I don’t know. I think I agree more with Abby here. I really, really, really, really, really hate the trend of giving boy names to girls. I think it demeans the girls by undervaluing their femininity, buys into leftist propaganda about there being no difference between genders, and also makes it harder and harder for parents to find boy names that are obviously male. Now . . . how many people have I offended already? What seems normal to some is always going to feel outlandish or offensive to others. Easterners aren’t familiar with the name Bridger, but that doesn’t make it less of a name. I am not going to name my daughter Taniqua because it would be ridiculous on a redheaded white child, but that doesn’t mean it isn’t a good, solid name choice for the right person. Kindness is always the best choice. Yes, I wince every Sunday at church when I hear my two friends call their little girls Myles and Elliot, but whatever. I love them, I love their girls, and I don’t have to say anything.
I agree, but also disagree. Is making fun of someone’s name wrong? Yes, it’s unnecessary and childish. However, the comments about Abcde growing up getting teased for her name and the name itself being one easy to poke fun at aren’t mean or wrong. They’re pretty much facts, as we saw. I think Abcde is a pretty silly name that doesn’t actually feel like a name to me. Obviously, if I met someone with the name I’d keep my thoughts to myself but the people around her and especially her classmates are a different case. Hopefully she has a less controversial middle name she could go by.
I agree completely. Abcde being a “pretty silly name that doesn’t actually feel like a name” is the truth, but, yeah, that doesn’t mean I would say that outright if I met someone with the name or someone who had a child with the name.
It certainly is difficult sometimes when it comes to commenting on names. I mean, we want to share our opinions, but sometimes our opinions seem harsh.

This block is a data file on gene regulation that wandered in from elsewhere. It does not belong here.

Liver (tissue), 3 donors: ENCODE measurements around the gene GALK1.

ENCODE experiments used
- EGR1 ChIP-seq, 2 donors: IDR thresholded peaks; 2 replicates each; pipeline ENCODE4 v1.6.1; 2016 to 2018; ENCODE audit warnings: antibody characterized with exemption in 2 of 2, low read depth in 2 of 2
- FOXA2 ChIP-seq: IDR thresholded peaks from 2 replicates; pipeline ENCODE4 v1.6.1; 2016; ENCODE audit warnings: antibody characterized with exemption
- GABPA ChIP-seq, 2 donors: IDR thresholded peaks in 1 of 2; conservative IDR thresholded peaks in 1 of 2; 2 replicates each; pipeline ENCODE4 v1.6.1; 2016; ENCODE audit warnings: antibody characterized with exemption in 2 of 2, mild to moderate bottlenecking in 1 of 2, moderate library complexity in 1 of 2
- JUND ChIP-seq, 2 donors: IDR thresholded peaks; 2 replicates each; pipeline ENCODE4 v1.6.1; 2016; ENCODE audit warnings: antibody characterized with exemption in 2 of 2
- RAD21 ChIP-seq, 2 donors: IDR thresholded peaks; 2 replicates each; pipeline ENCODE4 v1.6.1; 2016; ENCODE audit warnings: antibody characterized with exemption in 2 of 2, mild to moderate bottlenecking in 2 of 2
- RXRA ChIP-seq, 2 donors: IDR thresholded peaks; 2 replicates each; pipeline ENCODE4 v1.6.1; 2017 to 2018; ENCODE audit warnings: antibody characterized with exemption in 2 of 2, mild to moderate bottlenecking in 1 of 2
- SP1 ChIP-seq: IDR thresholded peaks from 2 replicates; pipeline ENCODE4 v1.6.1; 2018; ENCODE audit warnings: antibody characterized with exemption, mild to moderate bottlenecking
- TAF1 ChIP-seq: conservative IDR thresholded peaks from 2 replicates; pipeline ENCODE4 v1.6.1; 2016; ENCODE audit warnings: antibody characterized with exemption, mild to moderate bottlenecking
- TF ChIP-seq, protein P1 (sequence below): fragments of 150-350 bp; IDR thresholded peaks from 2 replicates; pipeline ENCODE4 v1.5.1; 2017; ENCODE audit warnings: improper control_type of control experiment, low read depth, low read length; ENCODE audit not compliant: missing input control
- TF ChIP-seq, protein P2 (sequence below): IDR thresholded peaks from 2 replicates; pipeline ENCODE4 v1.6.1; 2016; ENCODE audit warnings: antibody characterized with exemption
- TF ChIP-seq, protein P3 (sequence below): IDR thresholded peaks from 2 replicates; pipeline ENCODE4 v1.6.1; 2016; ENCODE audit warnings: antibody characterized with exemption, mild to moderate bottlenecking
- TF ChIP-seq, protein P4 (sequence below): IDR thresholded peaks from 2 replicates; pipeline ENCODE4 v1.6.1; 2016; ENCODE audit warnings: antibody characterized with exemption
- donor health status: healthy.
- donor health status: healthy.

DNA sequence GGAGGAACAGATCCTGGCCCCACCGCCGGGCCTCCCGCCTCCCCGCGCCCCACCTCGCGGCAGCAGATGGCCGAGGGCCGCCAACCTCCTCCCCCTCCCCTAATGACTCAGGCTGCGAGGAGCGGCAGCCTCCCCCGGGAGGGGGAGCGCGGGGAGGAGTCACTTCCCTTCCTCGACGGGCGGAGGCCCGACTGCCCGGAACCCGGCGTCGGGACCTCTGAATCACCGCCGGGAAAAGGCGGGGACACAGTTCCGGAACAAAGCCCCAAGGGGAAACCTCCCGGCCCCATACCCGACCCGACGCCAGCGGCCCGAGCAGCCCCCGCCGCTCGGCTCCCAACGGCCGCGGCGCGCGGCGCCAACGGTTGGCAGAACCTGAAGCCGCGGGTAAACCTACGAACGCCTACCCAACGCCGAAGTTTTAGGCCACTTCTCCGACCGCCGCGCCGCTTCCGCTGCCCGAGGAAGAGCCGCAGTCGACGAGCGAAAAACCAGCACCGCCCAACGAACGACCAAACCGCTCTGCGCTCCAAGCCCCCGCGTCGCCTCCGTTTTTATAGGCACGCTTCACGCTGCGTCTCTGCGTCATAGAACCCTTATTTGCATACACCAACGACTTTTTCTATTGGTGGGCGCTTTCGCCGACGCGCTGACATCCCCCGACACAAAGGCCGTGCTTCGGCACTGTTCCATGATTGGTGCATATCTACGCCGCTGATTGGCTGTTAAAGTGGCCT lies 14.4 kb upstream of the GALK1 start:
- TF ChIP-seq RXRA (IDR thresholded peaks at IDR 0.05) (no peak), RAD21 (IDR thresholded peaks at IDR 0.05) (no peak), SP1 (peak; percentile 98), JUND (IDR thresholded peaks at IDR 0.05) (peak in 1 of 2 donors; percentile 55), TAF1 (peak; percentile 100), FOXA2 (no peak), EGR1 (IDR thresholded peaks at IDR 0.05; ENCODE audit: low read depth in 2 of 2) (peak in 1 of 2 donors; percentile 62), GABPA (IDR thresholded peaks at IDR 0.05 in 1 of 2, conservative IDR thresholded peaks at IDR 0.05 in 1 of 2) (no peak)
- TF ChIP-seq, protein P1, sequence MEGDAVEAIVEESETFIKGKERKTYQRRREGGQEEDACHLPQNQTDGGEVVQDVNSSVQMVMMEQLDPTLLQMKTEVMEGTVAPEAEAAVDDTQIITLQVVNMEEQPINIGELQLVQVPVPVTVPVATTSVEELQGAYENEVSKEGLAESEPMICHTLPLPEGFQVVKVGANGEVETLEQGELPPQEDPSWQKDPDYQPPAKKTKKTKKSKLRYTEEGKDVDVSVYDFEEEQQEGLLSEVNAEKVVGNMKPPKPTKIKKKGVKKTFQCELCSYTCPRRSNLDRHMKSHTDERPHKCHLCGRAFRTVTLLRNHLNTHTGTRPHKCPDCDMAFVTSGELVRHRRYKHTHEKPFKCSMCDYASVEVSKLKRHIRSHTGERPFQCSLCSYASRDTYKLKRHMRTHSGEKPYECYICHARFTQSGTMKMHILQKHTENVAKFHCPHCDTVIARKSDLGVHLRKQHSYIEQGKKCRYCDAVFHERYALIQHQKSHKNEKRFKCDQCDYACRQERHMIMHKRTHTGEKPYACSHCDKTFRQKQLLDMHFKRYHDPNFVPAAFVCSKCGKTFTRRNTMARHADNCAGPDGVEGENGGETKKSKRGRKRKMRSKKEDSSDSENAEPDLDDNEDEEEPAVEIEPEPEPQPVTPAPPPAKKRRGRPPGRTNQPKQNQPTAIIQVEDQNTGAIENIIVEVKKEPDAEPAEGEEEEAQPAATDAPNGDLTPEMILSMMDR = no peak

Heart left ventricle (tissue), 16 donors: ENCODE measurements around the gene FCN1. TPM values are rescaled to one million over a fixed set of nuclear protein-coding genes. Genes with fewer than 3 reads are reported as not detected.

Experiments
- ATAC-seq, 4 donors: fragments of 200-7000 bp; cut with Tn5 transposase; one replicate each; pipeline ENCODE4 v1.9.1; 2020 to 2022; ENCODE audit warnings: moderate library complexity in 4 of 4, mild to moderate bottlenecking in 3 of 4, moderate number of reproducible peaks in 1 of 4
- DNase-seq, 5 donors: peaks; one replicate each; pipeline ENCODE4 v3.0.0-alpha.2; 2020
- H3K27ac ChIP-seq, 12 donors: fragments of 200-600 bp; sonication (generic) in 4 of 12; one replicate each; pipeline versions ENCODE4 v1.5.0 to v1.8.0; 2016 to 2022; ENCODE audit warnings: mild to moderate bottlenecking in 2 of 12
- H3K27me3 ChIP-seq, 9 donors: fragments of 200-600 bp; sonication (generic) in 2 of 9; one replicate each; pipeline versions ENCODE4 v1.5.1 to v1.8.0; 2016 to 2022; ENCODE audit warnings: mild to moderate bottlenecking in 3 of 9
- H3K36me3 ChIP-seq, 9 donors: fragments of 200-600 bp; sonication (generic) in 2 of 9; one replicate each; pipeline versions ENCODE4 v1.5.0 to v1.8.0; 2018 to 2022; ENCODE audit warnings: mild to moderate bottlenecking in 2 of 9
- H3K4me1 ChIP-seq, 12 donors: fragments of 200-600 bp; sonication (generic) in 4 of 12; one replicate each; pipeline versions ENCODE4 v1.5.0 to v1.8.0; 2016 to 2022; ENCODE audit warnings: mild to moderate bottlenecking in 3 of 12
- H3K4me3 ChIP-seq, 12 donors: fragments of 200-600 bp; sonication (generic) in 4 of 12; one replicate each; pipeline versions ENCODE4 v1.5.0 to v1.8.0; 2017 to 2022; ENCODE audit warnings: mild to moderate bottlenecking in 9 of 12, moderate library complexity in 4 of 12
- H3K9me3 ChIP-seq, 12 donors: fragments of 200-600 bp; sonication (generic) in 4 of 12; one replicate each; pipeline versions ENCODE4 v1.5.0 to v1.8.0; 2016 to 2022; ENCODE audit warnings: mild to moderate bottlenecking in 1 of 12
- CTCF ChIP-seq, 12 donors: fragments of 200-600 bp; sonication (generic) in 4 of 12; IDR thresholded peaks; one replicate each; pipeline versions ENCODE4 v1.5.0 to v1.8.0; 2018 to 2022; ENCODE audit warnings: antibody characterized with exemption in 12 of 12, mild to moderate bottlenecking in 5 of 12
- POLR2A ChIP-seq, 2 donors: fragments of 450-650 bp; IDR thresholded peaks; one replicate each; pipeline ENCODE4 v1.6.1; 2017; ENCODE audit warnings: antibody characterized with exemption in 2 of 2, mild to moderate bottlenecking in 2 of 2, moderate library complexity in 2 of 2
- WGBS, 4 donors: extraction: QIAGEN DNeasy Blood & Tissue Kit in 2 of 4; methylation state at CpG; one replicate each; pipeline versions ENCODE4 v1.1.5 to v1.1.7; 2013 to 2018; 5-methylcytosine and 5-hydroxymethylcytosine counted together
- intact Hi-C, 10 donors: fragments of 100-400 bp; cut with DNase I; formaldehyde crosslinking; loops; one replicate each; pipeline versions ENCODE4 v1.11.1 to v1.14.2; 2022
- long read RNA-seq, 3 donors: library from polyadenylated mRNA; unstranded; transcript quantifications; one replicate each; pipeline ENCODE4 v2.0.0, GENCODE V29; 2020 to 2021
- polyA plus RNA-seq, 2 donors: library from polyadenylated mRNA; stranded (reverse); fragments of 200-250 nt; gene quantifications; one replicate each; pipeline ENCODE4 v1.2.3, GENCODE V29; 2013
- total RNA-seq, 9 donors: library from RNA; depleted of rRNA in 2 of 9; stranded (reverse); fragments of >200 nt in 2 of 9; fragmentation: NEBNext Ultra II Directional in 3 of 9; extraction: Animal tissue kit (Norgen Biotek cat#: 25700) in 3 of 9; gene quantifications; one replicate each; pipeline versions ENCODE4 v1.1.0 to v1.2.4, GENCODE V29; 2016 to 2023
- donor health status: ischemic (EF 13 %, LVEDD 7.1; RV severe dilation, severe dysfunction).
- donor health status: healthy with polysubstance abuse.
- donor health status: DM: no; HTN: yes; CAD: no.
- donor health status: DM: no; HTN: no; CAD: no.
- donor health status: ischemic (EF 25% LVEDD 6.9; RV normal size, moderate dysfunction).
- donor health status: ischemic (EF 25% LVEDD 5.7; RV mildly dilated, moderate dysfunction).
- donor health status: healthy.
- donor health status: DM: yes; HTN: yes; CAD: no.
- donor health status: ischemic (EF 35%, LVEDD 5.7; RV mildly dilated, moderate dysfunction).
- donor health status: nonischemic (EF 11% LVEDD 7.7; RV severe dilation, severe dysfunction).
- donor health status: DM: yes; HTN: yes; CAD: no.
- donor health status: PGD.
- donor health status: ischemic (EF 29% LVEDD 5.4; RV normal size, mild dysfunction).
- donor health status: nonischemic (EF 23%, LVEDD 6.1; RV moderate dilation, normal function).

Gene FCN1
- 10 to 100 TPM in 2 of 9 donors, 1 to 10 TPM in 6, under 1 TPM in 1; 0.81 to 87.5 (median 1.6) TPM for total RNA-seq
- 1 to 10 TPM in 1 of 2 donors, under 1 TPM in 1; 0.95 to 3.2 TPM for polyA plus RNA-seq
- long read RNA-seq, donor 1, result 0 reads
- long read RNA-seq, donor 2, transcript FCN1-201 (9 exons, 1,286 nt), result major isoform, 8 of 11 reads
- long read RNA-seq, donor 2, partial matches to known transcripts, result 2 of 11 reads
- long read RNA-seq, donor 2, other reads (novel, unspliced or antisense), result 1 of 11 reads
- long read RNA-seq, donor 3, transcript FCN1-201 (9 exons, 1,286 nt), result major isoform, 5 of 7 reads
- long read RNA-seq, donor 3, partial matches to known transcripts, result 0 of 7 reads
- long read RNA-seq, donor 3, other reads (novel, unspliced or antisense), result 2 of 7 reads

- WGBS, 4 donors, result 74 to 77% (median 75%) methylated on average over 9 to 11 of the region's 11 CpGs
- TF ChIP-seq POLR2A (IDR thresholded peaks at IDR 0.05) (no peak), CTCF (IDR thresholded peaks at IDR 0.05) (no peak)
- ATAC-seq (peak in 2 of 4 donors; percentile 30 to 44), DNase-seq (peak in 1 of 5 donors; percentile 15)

In my opinion, parents really should think hard about the names they give their children. When I saw the article about Abcde Redford at the airport earlier this week, I’ll admit I may have smirked a bit. If that were my name, I know that I would be clueless as a child, but as I got older and realized that it’s not an actual name with a true meaning–that it is literally just the first five letters of the alphabet–I personally would probably feel embarrassed and resent it. Maybe for this little girl it will be different, but…it makes you wonder.
Sometimes I think parents are seeking attention, the kind celebrities get when they give wild names to their children. And then, when they get it, they’re shocked and offended. Now, I do think that whoever that customs worker was behaved well out of line if she really did laugh out loud and make rude comments. Even so, I hope it made the mother reflect a bit on the fact that she DID give her child THAT name. I don’t know, but if I named my child Abcde or something else, say, “Efghi” (pronounced eff-ghee–in all sarcasm, yes) or even something like Raynbeau or Gravity, as a mother, I had just better be prepared for the reactions such absurd names would receive from normal, everyday people. Just the facts of life. Abcde is never going to be a fairly normal name the way Nevaeh has–somehow–become. (And by ‘normal’, I mean that it ranks within the top 100 and most people have met or know of at least one by now.) I just hope this little girl has a nice middle name to fall back on when she gets older and hates her name in a class full of girls with names like Mia, Avery, Isabella, Lily, and Madelyn. The girls named Amina, Devyn, Gertrude, Zelie, River, and Remington might stand out a bit…but I think not so starkly as Abcde will.